Acta Univ. Agric. Silvic. Mendelianae Brun. 2013, 61, 923-933

https://doi.org/10.11118/actaun201361040923
Published online 2013-07-13

Philanthropic behaviour and motives

Vladimír Hyánek, Marie Hladká

Department of Public Economics, Faculty od Economics and Administration, Masaryk University, Lipová 41a, 602 00 Brno, Czech Republic

Even though philanthropy tends to be considered a sociological theme rather than an economic one, it poses a number of questions that challenge economists as well. We chose to address the following: How can economists contribute to the theories related to philanthropy? We examine some terms that are used in public economics theory and use them to explore the issues of philanthropy like Samaritan’s Dilemma, the Prisoner’s Dilemma, and the Free-Rider Problem, which we consider to be interesting and inspiring (Stone, 2008). We have to find and identify the social values of donors and volunteers rather than their economic values, because economists are not fully able to explain empathy, altruism, and helpful behaviour using traditional economic principles (Rutherford, 2008).
The theoretical frame is supported by relevant empirical data. Before starting a large-scale survey, we decided to conduct smaller pre-research probes into people’s attitudes towards altruism, philanthropy, and giving. Even though our sample was not fully representative, the responses that we collected generated interesting findings about people’s views and attitudes. The first wave of data was collected between February and April 2009; the second wave between February and April 2010.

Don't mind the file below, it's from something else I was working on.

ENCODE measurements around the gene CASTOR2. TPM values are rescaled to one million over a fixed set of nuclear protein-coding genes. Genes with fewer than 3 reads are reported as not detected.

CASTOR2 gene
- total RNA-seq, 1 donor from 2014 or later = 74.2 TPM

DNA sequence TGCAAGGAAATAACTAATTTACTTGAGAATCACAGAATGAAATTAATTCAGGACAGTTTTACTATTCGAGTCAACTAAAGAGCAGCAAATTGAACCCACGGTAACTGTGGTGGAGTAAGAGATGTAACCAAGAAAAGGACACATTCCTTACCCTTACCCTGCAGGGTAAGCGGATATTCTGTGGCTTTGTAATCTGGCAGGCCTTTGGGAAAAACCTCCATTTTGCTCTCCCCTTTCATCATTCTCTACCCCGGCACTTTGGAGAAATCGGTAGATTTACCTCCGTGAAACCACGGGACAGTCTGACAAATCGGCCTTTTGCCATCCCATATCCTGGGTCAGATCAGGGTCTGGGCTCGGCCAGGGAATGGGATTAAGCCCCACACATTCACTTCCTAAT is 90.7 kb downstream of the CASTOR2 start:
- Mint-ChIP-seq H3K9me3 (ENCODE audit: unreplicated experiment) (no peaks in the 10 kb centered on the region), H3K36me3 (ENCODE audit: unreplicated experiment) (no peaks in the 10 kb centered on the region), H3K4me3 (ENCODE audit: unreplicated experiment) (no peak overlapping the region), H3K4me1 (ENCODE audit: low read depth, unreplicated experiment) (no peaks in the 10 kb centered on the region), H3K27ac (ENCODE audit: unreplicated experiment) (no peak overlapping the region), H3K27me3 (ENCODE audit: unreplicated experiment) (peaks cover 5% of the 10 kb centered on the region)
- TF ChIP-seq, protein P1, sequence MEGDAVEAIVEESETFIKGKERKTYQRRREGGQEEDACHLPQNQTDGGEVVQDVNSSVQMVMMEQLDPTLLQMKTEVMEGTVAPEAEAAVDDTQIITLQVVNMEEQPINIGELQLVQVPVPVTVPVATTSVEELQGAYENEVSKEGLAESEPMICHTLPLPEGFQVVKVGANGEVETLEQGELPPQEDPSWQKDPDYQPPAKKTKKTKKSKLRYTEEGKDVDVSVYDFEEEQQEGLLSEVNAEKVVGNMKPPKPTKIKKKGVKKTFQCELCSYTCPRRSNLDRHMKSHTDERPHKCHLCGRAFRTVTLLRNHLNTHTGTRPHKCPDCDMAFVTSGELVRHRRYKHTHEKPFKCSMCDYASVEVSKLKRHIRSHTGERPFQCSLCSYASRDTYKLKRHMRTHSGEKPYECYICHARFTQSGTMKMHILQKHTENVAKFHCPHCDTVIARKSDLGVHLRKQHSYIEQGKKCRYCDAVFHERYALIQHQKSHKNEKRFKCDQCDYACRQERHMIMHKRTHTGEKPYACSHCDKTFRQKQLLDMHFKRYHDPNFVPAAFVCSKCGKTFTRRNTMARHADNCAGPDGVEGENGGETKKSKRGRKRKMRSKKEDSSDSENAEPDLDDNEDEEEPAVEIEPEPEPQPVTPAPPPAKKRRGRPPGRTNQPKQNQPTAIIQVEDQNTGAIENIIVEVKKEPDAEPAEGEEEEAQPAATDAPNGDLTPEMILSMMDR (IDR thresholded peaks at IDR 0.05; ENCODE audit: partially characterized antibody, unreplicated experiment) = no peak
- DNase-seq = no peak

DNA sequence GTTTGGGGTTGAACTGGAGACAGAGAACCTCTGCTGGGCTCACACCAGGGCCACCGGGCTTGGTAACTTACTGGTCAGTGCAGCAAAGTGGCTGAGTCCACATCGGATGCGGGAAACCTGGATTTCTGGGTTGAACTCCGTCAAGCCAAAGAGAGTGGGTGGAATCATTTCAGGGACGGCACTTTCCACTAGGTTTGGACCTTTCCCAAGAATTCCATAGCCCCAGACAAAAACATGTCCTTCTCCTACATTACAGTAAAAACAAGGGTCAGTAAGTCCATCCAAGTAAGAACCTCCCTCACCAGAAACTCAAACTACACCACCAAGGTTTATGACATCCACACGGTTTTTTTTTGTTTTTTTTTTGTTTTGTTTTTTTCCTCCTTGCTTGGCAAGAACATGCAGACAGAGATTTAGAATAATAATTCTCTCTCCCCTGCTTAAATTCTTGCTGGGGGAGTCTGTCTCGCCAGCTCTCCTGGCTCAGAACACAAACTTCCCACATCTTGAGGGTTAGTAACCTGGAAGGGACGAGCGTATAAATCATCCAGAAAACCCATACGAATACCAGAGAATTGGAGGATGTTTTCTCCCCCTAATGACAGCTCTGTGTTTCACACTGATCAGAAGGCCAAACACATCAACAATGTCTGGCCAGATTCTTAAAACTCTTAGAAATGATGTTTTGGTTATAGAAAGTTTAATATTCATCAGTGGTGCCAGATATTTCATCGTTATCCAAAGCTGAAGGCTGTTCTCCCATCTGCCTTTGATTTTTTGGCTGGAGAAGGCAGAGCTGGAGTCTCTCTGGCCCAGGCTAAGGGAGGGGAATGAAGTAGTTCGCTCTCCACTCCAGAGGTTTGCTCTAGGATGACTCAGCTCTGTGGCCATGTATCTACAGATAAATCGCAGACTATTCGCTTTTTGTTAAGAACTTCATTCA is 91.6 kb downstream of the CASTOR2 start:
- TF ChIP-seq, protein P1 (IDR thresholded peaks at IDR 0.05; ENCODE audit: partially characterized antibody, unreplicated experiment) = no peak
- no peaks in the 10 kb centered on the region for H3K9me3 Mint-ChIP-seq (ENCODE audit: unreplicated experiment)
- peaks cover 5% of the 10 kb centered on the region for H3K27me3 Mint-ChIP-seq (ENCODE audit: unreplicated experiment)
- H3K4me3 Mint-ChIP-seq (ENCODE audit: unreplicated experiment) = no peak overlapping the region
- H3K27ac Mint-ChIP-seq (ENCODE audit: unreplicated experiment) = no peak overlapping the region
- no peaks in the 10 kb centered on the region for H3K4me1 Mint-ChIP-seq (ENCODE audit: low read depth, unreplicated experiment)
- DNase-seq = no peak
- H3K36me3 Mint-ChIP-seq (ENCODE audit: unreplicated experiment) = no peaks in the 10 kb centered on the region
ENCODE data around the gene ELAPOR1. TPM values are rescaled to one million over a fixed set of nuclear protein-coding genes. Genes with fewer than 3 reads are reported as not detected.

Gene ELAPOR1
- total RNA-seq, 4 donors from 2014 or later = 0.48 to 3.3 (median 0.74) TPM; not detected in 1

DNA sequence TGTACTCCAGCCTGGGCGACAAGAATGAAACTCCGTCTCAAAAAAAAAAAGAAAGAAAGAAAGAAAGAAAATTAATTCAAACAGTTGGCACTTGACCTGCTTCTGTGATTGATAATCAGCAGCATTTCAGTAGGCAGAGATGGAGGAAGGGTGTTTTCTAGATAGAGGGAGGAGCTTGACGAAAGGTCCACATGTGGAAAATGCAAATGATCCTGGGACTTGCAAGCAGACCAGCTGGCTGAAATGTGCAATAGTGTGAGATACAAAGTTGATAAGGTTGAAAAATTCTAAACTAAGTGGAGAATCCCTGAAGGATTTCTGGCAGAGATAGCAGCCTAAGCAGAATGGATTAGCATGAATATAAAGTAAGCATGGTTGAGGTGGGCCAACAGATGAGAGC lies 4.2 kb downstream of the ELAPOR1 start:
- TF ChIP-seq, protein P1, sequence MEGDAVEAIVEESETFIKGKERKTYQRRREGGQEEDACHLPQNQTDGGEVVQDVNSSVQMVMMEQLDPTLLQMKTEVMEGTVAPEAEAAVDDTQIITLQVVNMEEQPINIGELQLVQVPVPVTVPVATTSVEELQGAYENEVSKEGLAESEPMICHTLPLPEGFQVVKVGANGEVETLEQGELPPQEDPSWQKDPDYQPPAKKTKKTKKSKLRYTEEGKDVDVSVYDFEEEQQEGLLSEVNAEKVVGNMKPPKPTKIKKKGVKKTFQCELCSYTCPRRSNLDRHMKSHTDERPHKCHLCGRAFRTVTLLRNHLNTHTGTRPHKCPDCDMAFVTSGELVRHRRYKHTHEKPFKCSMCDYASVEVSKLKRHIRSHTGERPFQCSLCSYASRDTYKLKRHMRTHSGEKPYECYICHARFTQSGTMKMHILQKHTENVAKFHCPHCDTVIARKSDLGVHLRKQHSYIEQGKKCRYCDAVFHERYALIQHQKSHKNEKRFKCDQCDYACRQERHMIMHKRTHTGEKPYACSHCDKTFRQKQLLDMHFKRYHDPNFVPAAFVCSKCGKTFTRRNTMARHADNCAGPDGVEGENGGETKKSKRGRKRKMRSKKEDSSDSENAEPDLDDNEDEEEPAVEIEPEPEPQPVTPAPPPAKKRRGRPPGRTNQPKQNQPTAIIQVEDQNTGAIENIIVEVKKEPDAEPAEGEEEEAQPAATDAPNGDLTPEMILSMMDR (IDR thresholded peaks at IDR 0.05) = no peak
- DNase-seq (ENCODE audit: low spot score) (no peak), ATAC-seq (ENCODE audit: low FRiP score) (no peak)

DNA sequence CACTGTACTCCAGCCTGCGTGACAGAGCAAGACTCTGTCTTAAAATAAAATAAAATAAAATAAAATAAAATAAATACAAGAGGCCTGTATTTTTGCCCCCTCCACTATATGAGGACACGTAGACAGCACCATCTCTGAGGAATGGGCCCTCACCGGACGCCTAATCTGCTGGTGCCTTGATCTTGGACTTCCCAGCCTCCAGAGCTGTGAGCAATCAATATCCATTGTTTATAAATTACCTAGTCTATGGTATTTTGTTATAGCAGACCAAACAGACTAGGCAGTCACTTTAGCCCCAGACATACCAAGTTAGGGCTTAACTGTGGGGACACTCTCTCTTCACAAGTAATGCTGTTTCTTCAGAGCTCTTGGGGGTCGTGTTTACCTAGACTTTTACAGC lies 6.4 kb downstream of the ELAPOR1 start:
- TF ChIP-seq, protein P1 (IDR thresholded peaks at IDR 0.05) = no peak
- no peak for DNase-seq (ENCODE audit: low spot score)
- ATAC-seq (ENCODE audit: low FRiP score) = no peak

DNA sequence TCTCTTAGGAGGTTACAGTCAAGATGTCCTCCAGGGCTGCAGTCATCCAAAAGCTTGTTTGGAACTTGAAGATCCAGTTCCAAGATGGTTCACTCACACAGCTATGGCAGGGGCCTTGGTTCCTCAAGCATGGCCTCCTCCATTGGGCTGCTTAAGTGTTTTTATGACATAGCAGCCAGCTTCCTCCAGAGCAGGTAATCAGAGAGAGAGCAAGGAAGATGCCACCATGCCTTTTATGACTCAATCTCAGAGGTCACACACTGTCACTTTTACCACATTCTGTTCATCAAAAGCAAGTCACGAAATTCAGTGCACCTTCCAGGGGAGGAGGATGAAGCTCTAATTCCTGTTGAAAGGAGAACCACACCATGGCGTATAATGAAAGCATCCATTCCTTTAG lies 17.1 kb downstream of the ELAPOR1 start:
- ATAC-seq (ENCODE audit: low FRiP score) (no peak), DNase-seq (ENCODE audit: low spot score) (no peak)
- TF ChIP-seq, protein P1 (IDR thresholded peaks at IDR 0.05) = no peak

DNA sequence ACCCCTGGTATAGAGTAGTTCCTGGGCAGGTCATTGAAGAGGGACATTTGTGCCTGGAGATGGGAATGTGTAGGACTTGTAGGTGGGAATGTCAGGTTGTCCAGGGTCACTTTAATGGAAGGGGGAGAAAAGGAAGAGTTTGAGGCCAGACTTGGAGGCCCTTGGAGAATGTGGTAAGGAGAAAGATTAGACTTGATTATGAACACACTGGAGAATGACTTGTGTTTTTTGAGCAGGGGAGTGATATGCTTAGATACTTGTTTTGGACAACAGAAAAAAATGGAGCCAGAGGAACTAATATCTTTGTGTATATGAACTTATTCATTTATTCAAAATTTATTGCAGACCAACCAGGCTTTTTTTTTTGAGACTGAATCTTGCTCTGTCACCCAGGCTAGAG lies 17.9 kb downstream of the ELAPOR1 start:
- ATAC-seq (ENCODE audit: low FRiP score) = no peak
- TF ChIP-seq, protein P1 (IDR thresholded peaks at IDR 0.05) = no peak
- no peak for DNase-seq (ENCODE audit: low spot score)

Because of this pilot research mission and because of the budget restriction too, the non-representative sample of 823 respondents has been used; students of our Public Economics study programme were used as interviewers. They have also obtained a proper training of the professional sociologist.
Students utilized the face to face interviewing method; non-standardized questions were immediately recorded into the reply form. Questions were divided into three groups with typical characteristics. The first one focuses on personal (individual) motives for financial donating (only financial gifts for non-profit organizations). Second part examines the attitudes of individual towards the non-profit sector and its transparency, while the third part analyses the profile of particular groups of donors, which are stratified according to selected characteristics as age, field of activity, income level, etc.
This paper deals with the second group of questions. Because of the limited representativeness of the sample, the data are not linked to other observed socio-demographic characteristics and indicators (although we have collected them).
Currently we are working on similar, but fundamentally extended and representative survey. In this paper presented preliminary research should serve basically as a reference for identifying dominant donor strategies, motives and attitudes.

References

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